In Ipswich, plans for a boycott were led by Constance Andrews, secretary of the Ipswich Women’s Freedom League (WFL). Born in 1864 in Stowmarket, Andrews was one of the most prominent campaigners for Votes for Women in Ipswich and the main organiser of many of the suffrage events. In 1911, she moved the offices of the WFL from Frairs Street to Arcade Street and it was near here she found the ideal venue to host her ‘Anti-census vigil.’
The venue she chose for the night of 2nd April was the Old Museum Rooms at no. 13 Museum Street, today Arlington’s café. At the time the rooms were empty, Ipswich Museum having moved to its current location on High Street in 1881. Sometime in the early twentieth century the building was bought by H.E. Archer, an auctioneer who rented out the space to a number of different organisations for meetings.
It was rather unconventional of Constance Andrews to request the rooms for an entire night, but her unusual request was granted. Newspapers from the time report that on the night of 2nd April, women began to gather inside the building from 6pm onwards, with none intending to leave until the following morning.
A Game of Patience
It is not known for certain exactly how many women joined the protest at the Old Museum Rooms on the night of 2nd April. There are varying accounts ranging from sixteen to thirty. There was even a report in the Evening Star that the activity at Museum Street was a red-herring for the enumerators and, whilst the lights had been turned on, the evaders were in fact ‘scattered about all over the county’, hiding in houses that were not their own.
Given that that Old Museum Rooms were watched by enumerators and the police, who both recorded a considerable number of women and men at the location, this is doubtful. Some things can be said for certain, such as the fact that notable local suffrage campaigners, including Constance Andrews herself, are missing from the 1911 census records making it more than likely they were gathered at Museum Street.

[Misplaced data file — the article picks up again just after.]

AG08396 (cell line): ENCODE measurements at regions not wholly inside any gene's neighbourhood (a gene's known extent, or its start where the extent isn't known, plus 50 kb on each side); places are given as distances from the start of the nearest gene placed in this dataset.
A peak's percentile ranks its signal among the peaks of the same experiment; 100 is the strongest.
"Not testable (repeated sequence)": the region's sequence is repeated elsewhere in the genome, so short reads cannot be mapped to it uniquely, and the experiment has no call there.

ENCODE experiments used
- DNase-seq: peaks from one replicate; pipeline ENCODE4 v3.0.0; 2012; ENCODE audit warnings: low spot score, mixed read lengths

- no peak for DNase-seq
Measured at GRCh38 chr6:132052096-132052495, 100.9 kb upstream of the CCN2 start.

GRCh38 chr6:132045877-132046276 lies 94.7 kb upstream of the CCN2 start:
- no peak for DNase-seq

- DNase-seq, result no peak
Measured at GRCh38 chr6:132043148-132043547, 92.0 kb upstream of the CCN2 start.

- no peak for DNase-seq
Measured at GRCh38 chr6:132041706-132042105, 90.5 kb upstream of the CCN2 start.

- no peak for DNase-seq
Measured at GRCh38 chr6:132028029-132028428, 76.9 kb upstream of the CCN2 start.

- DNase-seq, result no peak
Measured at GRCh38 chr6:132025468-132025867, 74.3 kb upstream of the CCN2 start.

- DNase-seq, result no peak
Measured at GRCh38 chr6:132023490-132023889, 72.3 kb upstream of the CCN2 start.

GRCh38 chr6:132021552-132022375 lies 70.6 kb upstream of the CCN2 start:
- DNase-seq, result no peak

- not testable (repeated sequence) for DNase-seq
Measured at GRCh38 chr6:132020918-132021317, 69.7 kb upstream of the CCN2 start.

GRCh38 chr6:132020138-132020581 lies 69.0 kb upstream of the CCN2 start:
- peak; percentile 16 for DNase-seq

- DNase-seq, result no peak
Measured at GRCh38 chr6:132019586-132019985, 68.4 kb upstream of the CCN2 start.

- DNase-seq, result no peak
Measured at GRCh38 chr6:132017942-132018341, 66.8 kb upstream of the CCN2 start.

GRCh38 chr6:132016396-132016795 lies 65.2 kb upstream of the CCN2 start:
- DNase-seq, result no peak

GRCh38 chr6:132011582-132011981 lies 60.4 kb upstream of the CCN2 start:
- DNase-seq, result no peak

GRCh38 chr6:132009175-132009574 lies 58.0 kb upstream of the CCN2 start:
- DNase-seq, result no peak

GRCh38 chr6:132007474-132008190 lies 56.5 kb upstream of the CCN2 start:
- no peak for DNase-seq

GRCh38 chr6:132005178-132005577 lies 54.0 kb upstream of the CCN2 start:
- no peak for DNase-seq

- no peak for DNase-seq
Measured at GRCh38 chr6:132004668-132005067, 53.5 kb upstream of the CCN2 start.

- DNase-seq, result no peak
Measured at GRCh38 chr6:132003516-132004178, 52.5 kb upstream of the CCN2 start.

Elsewhere in places such as London there were mass gatherings, with accounts of women riding caravans throughout the city overnight in a bid to outrun the enumerators. Famously, Emily Wilding Davison spent census night hidden inside a cupboard in the House of Commons.
On the whole, the attempt to boycott the census failed as the government concluded that the number of individuals who had evaded the census was not significant enough to affect the accuracy of the information collected. It did succeed however, in bringing attention to the suffrage cause and creating a new wave of publicity.
Constance Andrews certainly thought so, as she wrote for The Vote on 15th April that ‘our party in the Old Museum Rooms was a great success.’ She gave a more detailed report for the Evening Star, where she described the women eating food, singing and playing games, such as charades and Patience, which she adds ‘is rather an appropriate game for suffragettes.’
It would be another seven years before the first women were given the right to vote in 1918 and a further ten until they gained political equality with men in 1928. Today, a blue plaque honours Constance Andrews and the women who gathered in the Old Museum Rooms for their bravery in defying the government in a bid to be counted.
The Women 100 exhibition celebrates the centenary of The Representation of the People Act 1918, with over 100 artworks by female artists. Now open until 5th May at Ipswich Art Gallery.